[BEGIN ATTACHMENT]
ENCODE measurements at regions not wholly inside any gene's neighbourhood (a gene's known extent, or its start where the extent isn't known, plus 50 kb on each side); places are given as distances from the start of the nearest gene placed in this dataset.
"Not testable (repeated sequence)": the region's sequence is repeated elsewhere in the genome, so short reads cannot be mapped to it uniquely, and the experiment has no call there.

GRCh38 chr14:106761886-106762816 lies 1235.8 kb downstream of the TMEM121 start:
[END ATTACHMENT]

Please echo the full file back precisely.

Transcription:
ENCODE measurements at regions not wholly inside any gene's neighbourhood (a gene's known extent, or its start where the extent isn't known, plus 50 kb on each side); places are given as distances from the start of the nearest gene placed in this dataset.
"Not testable (repeated sequence)": the region's sequence is repeated elsewhere in the genome, so short reads cannot be mapped to it uniquely, and the experiment has no call there.

GRCh38 chr14:106761886-106762816 lies 1235.8 kb downstream of the TMEM121 start: